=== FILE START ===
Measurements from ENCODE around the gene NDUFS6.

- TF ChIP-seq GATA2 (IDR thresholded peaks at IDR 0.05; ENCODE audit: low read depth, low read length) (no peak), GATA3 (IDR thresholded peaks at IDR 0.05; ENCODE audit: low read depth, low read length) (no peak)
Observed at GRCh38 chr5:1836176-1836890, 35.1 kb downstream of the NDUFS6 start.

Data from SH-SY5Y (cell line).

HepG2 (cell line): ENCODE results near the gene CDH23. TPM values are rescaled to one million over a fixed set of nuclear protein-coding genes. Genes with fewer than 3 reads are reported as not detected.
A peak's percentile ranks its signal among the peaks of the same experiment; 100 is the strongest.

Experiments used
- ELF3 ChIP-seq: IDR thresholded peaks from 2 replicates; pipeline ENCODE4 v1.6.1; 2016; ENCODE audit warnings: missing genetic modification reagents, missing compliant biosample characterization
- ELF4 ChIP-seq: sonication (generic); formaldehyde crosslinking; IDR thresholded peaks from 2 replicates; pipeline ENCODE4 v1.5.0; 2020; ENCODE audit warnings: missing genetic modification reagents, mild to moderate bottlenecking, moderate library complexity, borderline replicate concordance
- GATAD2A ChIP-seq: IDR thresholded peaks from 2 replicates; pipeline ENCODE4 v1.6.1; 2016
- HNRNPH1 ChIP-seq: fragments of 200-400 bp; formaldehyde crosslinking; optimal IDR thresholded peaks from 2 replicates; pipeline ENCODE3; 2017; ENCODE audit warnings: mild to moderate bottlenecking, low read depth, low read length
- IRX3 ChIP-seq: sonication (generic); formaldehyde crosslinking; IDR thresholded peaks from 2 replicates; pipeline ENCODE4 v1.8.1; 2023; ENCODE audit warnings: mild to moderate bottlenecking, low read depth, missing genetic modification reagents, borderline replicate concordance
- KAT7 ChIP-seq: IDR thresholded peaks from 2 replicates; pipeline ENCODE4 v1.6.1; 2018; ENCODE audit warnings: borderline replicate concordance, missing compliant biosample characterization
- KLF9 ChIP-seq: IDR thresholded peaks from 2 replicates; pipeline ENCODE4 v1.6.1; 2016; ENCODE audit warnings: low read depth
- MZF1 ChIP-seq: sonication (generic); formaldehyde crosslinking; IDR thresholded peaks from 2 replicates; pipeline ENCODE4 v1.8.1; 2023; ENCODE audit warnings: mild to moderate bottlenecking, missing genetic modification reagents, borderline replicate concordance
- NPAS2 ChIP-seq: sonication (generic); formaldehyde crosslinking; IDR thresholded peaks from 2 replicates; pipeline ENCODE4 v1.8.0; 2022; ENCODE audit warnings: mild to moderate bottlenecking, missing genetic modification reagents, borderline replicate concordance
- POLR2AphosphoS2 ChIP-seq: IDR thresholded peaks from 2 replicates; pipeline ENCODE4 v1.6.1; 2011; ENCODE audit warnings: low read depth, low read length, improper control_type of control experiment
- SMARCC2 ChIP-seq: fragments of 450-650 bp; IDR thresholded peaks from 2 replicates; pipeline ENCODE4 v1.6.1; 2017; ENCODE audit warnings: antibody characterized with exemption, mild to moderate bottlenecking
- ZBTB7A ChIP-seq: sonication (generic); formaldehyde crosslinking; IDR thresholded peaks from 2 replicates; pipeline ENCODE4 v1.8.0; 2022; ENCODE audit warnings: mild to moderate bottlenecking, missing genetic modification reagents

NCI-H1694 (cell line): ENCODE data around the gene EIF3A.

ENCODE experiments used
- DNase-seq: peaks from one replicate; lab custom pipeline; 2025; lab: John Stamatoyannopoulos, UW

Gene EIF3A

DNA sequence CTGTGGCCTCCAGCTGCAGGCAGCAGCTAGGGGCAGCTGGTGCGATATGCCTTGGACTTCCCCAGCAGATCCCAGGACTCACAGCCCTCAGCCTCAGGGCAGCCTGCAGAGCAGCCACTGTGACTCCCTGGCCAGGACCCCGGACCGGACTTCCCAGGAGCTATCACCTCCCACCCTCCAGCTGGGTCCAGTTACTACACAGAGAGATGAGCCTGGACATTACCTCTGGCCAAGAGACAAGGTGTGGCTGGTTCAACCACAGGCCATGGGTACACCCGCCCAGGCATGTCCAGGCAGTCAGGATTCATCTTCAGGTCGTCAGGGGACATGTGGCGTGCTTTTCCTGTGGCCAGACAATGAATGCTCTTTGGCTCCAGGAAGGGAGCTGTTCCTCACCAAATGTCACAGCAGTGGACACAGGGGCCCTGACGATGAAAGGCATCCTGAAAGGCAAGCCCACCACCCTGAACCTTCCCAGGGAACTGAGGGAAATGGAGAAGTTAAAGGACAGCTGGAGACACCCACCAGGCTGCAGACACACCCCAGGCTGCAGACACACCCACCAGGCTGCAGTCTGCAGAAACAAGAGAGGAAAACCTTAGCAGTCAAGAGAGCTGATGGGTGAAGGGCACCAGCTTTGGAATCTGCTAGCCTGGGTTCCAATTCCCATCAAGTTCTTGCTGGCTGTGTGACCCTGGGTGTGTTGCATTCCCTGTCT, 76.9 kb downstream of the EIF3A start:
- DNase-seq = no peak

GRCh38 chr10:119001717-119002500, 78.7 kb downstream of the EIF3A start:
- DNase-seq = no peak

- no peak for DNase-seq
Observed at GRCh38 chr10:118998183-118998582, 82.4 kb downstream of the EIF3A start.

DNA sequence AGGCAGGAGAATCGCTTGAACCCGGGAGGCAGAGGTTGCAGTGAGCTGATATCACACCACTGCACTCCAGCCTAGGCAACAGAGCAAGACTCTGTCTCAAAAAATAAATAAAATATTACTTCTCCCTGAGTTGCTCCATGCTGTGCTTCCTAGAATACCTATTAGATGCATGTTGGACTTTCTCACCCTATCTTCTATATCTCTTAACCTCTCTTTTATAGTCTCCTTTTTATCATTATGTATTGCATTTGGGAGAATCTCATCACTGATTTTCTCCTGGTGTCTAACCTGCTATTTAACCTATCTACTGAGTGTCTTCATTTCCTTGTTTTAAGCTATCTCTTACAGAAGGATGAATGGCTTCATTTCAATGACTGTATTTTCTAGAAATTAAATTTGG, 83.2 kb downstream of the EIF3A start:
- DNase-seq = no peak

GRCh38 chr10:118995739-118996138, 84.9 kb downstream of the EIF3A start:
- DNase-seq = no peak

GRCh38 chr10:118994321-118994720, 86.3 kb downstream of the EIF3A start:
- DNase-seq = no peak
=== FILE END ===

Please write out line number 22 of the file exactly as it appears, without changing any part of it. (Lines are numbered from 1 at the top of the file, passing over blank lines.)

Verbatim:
- DNase-seq: peaks from one replicate; lab custom pipeline; 2025; lab: John Stamatoyannopoulos, UW